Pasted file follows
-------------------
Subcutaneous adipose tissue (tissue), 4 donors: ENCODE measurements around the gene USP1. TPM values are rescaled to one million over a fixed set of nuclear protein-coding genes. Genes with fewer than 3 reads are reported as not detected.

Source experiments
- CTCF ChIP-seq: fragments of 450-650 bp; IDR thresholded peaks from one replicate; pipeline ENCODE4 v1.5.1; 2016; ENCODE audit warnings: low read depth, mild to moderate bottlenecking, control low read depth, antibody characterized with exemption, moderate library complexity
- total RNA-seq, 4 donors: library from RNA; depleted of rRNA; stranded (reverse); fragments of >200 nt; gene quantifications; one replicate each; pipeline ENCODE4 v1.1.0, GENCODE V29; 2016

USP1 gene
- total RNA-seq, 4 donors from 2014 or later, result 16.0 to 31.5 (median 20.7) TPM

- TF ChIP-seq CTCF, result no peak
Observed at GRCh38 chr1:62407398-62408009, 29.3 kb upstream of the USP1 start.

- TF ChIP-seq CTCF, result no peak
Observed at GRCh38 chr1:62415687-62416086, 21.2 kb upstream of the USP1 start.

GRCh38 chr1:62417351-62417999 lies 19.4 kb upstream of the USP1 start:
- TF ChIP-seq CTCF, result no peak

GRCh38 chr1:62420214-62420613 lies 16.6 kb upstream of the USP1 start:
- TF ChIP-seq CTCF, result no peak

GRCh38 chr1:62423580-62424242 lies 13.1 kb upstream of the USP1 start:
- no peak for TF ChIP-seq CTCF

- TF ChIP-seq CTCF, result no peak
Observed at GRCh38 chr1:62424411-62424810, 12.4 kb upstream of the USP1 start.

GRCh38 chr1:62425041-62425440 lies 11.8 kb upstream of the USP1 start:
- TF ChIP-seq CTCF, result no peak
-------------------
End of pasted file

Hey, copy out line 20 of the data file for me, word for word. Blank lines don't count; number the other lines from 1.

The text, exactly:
- TF ChIP-seq CTCF, result no peak